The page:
1. And this doesn’t even get into unions being mostly fundraising arms for a certain political party with a donkey mascot.

            2. Maybe they just had a basic cable package and domestic beer (and here I thought union wages paid more)?

    3. Massive companies have swallowed up government, including now the Supreme Court, so why not the internet?

  3. Postrel, did you predict that the comment section was going to devolve from a collection of freedom-loving perverted-yet-lovable malcontents to freedom-hating insular partisan xenophobic shilling for Trump?

    1. Ok, now that I read the article, #2 covers this.

    2. I still don’t know where these yahoos came from and why they camp here. You’d think that the internet is actually small.

      1. It’s becoming unbearable. The worst part is that most of them are utterly humorless. I used to come here to entertain myself and hopefully entertain others with dumb jokes shared among like-minded liberty lovers. Many of them are gone, however. Most comments are now bitching about Reason criticizing Trump. It is fucking bizarre. There are still a few posters that make me laugh, but it is like digging through pig shit to find a pearl.

        1. Most comments are now bitching about Reason criticizing Trump

          They are indeed, Chip, but do you know why?

          Because Reason is now criticizing Trump in nearly every article.

          And most Reason articles aren’t about Trump-but he’s in there, whether it’s about broad policy issues, or a local kid on Halloween. Trump can always be inserted for the purpose of criticism.

          No ‘edit’ button? Damn you Donald Trump!!!

          Why you’ve got NeverTrumpers on here complaining about TDS alongside lovecons.

        2. “digging through pig shit to find a pearl”
          Ironic considering that you personally are the source of about 20% of the pig shit in the comments.

        3. Here’s the thing Chipper, when I first started reading Reason… It was actually somewhat fair and balanced.

          Now it has become completely tilted. If you can’t see the slant that it has now, then you’re blind.

          In all fairness, Reason has essentially just moved with generic mainstream social mores… The thing about that is, they’re not ACTUALLY the mainstream social mores. They’re ACTUALLY constructed rules, that have been pushed from the top down, via media power. But Reason complies as if they were accepted by 100% of civilized people.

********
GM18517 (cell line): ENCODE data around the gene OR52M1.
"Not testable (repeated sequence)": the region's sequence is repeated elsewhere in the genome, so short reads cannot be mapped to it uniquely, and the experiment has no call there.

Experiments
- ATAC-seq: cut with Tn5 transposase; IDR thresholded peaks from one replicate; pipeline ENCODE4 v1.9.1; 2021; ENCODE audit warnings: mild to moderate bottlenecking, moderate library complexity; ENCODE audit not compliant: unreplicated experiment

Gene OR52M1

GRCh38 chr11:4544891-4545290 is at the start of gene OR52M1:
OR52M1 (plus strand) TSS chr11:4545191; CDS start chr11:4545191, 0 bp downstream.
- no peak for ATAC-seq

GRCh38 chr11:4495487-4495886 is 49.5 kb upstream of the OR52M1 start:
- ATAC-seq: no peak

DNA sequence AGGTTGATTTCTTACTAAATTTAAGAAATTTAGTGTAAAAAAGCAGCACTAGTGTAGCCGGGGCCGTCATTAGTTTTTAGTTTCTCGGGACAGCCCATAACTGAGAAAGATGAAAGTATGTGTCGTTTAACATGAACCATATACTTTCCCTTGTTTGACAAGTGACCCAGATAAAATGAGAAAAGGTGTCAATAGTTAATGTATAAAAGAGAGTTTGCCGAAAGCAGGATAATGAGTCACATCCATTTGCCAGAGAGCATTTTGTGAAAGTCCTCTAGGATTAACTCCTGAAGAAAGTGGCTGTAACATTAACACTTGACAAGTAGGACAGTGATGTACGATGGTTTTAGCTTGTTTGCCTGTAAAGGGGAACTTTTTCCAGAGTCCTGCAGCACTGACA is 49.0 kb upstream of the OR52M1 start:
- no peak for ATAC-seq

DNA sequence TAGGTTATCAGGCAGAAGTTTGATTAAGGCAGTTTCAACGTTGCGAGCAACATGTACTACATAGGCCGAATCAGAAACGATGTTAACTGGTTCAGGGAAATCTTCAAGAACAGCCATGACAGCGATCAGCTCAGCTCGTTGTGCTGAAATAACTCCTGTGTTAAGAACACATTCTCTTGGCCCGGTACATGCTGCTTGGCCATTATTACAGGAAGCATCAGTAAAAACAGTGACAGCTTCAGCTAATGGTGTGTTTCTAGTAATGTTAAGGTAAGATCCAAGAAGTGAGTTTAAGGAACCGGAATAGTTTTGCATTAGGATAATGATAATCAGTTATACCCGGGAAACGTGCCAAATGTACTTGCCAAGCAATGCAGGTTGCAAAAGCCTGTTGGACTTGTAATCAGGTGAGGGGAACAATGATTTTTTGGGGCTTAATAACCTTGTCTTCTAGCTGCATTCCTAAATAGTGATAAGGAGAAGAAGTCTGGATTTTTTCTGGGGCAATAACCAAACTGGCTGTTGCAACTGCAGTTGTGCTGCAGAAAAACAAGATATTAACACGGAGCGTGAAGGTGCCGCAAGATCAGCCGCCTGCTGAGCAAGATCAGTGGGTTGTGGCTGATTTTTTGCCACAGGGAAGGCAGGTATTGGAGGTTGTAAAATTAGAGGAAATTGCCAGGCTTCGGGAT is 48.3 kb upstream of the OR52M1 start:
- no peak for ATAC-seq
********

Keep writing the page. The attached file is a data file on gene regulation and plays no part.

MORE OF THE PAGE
Half + of the country thinks some or all of them are bullshit. But Reason has decided to tow the line as if they were SJWs.

          Given that most libertarians I have known in my life, probably a solid 80-90%, were right-libertarians… It seems strange to me that Reason would go full tilt left-libertarian, and play nicer with progressives than conservatives on issues that are contestable on libertarian grounds…

          Yet that is exactly what they do. If they were balanced, I’d give them a lot less flack. But they’re not. So a lot of conservative leaning libertarians have just got sick and tired of it. I will continue to bitch until the TDS goes away, and Reason actually becomes sane and at least balanced again.

    3. to be fair, for most of the first 23 years since the 25th anniversary edition, this place more or less still have a place for freedom-loving malcontents. It’s only since Trumplethinskin arrived that we’ve been invaded by pants-pissing Contard hillbillies.

  4. “While courage and humility are good and sometimes necessary…” Sometimes?

    1. Only courage, not humility, is required for someone whose actions are accompanied by “hold my beer and watch this.”

  5. He didn’t imagine how easily people would “educate themselves” on the dangers of vaccines, the imperative to establish an Islamist caliphate, the phony birth records of Barack Obama, or the U.S. government conspiracy behind the 9/11 attacks.

    A drop of sour in an ocean of sweet. What everyone is missing today is perspective. Focusing on a few online clashes or some “subcultures” colliding or even state spying, compared to all the liberation easy electronic communication has provided, is myopic. Nothing is pure, but as far as good-to-bad ratios go, the internet is about as good as it gets.

  6. Hey Virginia, can you please come back and run Reason again?

    The people you handed it off to are all fucking morons that have ruined the publication.

    I’m dead serious. Please come back!

    1. As soon as you go back to The Federalist and/or Brietard, hillbilly.

      1. Kirkland puppet?

      2. Never really read or posted at either of those, but good try!